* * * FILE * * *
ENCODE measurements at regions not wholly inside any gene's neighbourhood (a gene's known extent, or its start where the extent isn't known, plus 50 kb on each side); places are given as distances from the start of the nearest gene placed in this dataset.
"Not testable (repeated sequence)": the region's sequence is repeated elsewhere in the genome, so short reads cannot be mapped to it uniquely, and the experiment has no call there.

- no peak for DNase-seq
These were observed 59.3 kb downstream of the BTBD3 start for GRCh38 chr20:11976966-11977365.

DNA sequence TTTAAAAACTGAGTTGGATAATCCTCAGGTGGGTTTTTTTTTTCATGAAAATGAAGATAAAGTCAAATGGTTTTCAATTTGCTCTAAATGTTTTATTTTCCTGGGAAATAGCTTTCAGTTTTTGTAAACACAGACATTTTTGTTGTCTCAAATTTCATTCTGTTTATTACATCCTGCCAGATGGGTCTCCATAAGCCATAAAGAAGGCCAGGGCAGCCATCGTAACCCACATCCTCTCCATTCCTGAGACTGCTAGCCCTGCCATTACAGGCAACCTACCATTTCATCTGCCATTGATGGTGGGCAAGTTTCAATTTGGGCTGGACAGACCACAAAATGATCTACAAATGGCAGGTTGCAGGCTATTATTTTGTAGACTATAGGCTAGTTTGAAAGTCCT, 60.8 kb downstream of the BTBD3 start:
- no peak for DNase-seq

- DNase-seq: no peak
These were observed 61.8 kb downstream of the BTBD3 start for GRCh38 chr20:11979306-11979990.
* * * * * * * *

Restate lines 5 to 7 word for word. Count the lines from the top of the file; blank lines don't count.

DNA sequence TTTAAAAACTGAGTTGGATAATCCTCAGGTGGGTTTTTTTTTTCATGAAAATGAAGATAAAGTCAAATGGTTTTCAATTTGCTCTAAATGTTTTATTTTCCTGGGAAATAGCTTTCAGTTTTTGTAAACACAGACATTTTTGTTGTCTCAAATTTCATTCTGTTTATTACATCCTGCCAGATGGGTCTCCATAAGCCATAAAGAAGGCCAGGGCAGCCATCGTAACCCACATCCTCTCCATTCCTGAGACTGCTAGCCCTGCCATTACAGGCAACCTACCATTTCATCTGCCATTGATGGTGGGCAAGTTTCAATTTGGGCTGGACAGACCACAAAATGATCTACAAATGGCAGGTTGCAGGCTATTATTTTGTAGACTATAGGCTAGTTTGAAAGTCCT, 60.8 kb downstream of the BTBD3 start:
- no peak for DNase-seq

- DNase-seq: no peak